Pioneer DJ VM-50 & VM-80 Review
It’s hard to believe it’s been seven long years since Pioneer DJ last updated their range of active monitor speakers. The SDJ range of speakers was good but struggled against stiff competition from KRK, Adam Audio, and Focal. Often criticised for sounding too bass-heavy, Pioneer DJ aims to create a more versatile monitor, hence the VM name. A monitor that’s at home in the home studio as it is in the DJ booth. So have Pioneer DJ created the ultimate all in one speaker system for home DJ’s? This review takes a closer look at the entry-level VM-50 and range-topping VM-80 to find out.
The new VM series of speakers come in three sizes. The VM-50 features a 5.25 inch driver, the VM-70 a 6.5 and finally, the VM-80 featuring 8inch. Each model is constructed from a MDF cabinet with a vinyl laminate finish as expected at this price point. A 4mm thick aluminium plate surrounds the drivers. This elevates the speakers’ image, but it also helps dampen unwanted resonance and vibrations.
The speakers all feature a rear-ported design. Nicknamed the “Vortex Bass Accelerator” by Pioneer DJ’s marketing team, the port features ribbing on the outer edge to aid smoother airflow. Ported speakers are nothing new, the lower internal air pressure allowing the speaker to become more efficient at the expense of accuracy.
The placement of the port on the VM series however, is questionable. With most DJs purchasing these speakers to use them at home, chances are the speakers will be placed on a bookshelf with the back against a wall. Rear ported speakers often become boomy in such situations firing air against the wall. With this in mind, Pioneer DJ has included preset EQ’s to lower the bass to compensate.
Ported speakers are more efficient by design, and this is aided further with the driver’s construction. Using Aramid fibre, the cone is 30% lighter than a traditional paperbacked unit whilst retaining more rigidity. That said, Aramid cones were found on main rival KRK’s previous generation of speakers. Something that KRK has now dropped in favour of Kevlar.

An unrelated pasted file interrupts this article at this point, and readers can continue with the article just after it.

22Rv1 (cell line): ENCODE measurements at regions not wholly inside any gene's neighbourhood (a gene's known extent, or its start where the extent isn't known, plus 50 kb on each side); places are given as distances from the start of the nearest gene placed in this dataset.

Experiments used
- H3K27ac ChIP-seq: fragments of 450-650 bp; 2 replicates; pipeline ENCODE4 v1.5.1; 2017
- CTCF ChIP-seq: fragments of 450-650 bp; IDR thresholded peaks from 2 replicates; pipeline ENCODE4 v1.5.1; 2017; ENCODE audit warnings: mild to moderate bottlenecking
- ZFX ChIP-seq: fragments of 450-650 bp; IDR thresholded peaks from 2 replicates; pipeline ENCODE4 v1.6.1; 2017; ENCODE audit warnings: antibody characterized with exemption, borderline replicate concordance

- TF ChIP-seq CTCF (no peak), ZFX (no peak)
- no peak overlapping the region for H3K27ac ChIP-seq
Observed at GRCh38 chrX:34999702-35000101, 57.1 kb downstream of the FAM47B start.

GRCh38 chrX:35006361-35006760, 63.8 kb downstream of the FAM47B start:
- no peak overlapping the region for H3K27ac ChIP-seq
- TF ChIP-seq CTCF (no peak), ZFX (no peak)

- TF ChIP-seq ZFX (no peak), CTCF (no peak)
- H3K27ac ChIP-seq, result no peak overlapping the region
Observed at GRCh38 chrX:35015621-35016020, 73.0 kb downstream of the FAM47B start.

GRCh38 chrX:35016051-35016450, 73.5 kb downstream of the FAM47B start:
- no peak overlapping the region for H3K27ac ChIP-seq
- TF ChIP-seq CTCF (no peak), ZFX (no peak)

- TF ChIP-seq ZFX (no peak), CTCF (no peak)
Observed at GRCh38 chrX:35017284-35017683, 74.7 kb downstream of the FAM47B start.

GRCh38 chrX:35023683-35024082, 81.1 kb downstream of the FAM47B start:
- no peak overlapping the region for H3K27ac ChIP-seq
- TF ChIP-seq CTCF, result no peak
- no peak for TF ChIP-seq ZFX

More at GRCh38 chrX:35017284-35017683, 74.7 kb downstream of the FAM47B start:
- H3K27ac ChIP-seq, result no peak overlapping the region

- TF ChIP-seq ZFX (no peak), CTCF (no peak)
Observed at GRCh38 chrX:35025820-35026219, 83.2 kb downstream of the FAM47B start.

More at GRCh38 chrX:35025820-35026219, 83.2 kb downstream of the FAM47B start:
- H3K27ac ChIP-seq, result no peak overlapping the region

The soft dome tweeter placement changes between the different model sizes. The horn’s shape custom-tuned to ensure broad, even coverage of the room. The horns design also adds a protection bar over the vulnerable dome tweeter. It’s a nice touch and should help avoid accidental damage.
Amplification and EQ
The VM series speakers feature bi-amp class D amplification. A dedicated 30-watt amplifier drives the same one-inch soft-dome tweeter at 4 ohms across the entire range. Each woofer size comes with a dedicated amplifier, with each speaker’s total output ranging between 60, 110 and 120 watts.
Each amplifier features digital sound processing to help tune the sound. The sound processing applies a preset EQ with the user having four options for both the low-frequency response and high. Sampled at 96kHz, the presets allow the user to change between 16 preset EQ at ease. Each frequency features one preset the lowers the output, one flat and two settings that boost the output.
Although the preset options are easy to change, we still felt the need to move the speaker to see the available options. Having to move the speaker to change these limited settings do make us question Pioneer DJ’s decision not to include a fully customisable DSP. Such as the one found on main rival KRK’s speakers.
Speakers are a personal item and a very personal choice. With so many factors influencing a speaker’s output, including the room, the music source, and even the listener’s ears, it wouldn’t be correct to subjectively tell you to buy one speaker over another without recommending you first listen to both yourself. With that said, though, we can critic the speaker and test the manufactures claims within a studio we know very well.
Pioneer DJ has put a lot of emphasis on the speakers flat tuning, promoting the ability for this speaker to be used in the studio and the DJ booth. With most DJ monitors being critiqued for being too bass-heavy, Pioneer DJ aren’t the first company to emphasise their latest speakers’ flat tuning. Using the VM-50 at home in the flat EQ, we agree this is a very balanced unit with tight bass response. The speaker sounds superb, with great separation and clarity throughout.
Reaching around the speaker’s back to change the speakers into a more DJ friendly tuned setting, the speaker certainly changes in character. That said, we never found the larger VM-80 became punchy enough to really excite when placed in our studio. Sure the bass drops low, but it’s more a frequency you hear rather than feel. Something the addition of a subwoofer might have aided.
The new VM series by Pioneer DJ is a clear improvement over the previous models offered by the company. The speakers sound excellent for the price point, with their clarity and separation impressing. The VM series will benefit most DJ/Producers looking for a great all-around speaker for home use.
Price matched to the industry-leading KRK Rokit speaker is an interesting choice, especially given that the KRK offers a fully customisable DSP with an accompanying room correction app. The VM series on the other hand aims to be easier to use than the KRK, changing between flat and tuned sounds with far less hassle. Which matters most, accurate sound or ease of use will come down to personal choice.
For an easy to set up, great-sounding monitor speaker, the VM series will please most users at this price point. It’s a clear improvement over Pioneer DJ’s older offerings and looks as good as it sounds.